Posted by myideas1 on 13th August 2008
Well, he’s not little anymore, but he was at the time. When I was fourteen, Jay was six years old. He was a well-mannered little kid with curly red hair, a face full of freckles and an easy smile. As a matter of fact, he could even cook a full breakfast for himself, at six years old!
His mother worked odd hours, which usually left him on his own most of the time, so Jay learned early on to do for self. After I discovered he was an only child, I became his unofficial big brother and he treated me as such.
One day, I saw him as he was going to the neighborhood convenience store. I spotted him walking at a quick pace in my direction. I was on my way to the tennis court to practice my game.
Calling out to him as I always did, I shouted, “How’s it going, Jay?”
He yelled back, “Fine, but I can’t talk right now because I have to go to the store for my mom.”
After we had made it within a few feet of each other, I noticed something was in his hair that made it look all matted together.
I inquired, “Jay, what’s that in your hair?”
His response was, “Nothing...I can’t talk right now or I’ll get in trouble. I have to go to the store for my mom.”
He started to cry.
I called out, “Jay what’s wrong?”
Once again, his reply was the same.
As I got even closer to him, I saw blood running down his left ear from a gash he had in the top of his head. I was afraid for little Jay because he was losing a lot of blood. I told him that he should come with me immediately to the apartment complex management office. I figured that we could at least get some bandages there.
Jay emphatically said, “No…I can’t because I’ll get in trouble.”
I knew I had to do something. After pleading with him, to no avail, to come with me, I decided to run to the management office as fast as my legs could carry me so they could call an ambulance, police or do something to help.
When I arrived at the management office, I told Carol, the apartment manager, what I had witnessed. She quickly called an ambulance and the police department was notified. We got into her car and sped up the hill to the nearby convenience store. When we walked into the store, we saw little Jay at the counter, purchasing a pack of cigarettes for his mother.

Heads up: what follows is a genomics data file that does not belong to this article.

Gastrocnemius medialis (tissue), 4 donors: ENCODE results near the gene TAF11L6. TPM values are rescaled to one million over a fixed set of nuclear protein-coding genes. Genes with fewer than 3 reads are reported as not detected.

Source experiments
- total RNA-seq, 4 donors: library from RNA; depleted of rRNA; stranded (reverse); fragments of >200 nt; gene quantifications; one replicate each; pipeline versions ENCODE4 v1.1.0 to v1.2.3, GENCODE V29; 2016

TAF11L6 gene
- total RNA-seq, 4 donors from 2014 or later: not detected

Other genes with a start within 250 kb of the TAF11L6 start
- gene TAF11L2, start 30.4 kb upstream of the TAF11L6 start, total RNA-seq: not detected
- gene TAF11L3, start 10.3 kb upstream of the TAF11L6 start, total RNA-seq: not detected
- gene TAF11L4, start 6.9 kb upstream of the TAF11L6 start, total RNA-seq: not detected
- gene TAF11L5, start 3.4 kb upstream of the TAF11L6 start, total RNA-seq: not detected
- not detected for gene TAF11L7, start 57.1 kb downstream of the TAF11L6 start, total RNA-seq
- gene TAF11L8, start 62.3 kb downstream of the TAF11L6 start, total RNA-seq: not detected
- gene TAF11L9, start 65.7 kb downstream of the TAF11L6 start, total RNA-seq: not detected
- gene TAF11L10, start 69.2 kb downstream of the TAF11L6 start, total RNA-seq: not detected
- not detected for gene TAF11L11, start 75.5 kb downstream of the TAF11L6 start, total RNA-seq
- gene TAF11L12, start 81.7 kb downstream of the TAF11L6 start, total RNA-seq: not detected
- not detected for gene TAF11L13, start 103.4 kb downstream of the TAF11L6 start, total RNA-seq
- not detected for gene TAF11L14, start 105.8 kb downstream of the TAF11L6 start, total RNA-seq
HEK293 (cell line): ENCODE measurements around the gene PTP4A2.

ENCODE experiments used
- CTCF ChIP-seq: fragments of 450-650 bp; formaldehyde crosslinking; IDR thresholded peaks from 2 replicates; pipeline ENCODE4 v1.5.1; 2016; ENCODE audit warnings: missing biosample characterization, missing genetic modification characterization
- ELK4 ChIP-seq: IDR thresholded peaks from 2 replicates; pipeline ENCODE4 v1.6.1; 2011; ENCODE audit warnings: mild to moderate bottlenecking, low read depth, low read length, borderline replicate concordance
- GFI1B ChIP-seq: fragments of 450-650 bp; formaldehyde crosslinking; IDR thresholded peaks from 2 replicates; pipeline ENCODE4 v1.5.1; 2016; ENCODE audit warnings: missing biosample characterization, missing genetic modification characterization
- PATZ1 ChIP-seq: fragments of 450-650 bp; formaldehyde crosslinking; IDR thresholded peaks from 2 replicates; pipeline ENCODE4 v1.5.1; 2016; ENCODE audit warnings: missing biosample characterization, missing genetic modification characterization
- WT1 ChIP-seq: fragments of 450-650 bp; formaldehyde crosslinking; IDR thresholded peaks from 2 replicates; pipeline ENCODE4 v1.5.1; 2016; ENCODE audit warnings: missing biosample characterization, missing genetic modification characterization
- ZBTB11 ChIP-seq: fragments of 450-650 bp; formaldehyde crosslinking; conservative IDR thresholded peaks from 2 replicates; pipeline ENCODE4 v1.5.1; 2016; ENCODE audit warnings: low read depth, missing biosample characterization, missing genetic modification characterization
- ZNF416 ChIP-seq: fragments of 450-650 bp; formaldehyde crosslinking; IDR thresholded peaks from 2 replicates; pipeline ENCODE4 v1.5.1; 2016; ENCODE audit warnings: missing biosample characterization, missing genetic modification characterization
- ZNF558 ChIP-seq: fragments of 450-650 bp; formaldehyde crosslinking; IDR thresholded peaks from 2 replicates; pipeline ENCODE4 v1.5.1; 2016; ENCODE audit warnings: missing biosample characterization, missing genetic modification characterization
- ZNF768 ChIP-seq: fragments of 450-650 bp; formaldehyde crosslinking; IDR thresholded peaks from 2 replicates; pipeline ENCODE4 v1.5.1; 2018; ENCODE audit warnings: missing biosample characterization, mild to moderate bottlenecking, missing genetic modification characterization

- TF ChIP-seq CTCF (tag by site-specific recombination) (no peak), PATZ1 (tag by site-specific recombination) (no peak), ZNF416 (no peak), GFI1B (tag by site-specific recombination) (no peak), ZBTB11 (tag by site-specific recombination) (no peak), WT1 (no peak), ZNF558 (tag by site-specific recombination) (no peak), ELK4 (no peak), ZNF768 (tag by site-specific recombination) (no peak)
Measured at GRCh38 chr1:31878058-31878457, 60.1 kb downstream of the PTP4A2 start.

It was one of the most heartbreaking sights I had ever seen in my short life. This little innocent human being standing there with matted hair, a gash in the top of this head and blood running down his ear, still determined to obey his abusive mother at any cost.
I will never forget his words that day. He bravely said to us, “You know, when my mom hit me on top of my head with that belt buckle, I didn’t even cry.”
At that point, all of the adults who were looking on, did.
A few weeks later, on the evening before it was time to go to court to testify on little Jay’s behalf, I walked around my apartment complex, going door to door. I wanted to find out whether or not any of the other kids -- who knew little Jay had been beaten by his mother, were going to court to speak up for him. They all replied, “No, we can’t go, our parents won’t let us.”
I later found out that many of the residents, both children and adults, already knew little Jay was being abused long before this incident.
I remember being extremely disappointed with my friends and their parents. I was taught that you should do whatever you could to help someone in need. But on that fateful day, as I looked around the courtroom, I was the only kid who showed up.
Unfortunately, at age fourteen, I learned that Albert Einstein was right. “The world is not dangerous because of those who do harm, but because of those who look on and do nothing.” After the trial, Jay and his mother moved away the next day.
Thirty-one years later, the memory of little Jay is still etched in my mind and I often talk about him in my presentations. People sometimes ask me what happened to him. Well, I never saw him again. Nevertheless, I hope his life took a turn for the better because he deserved no less than the best.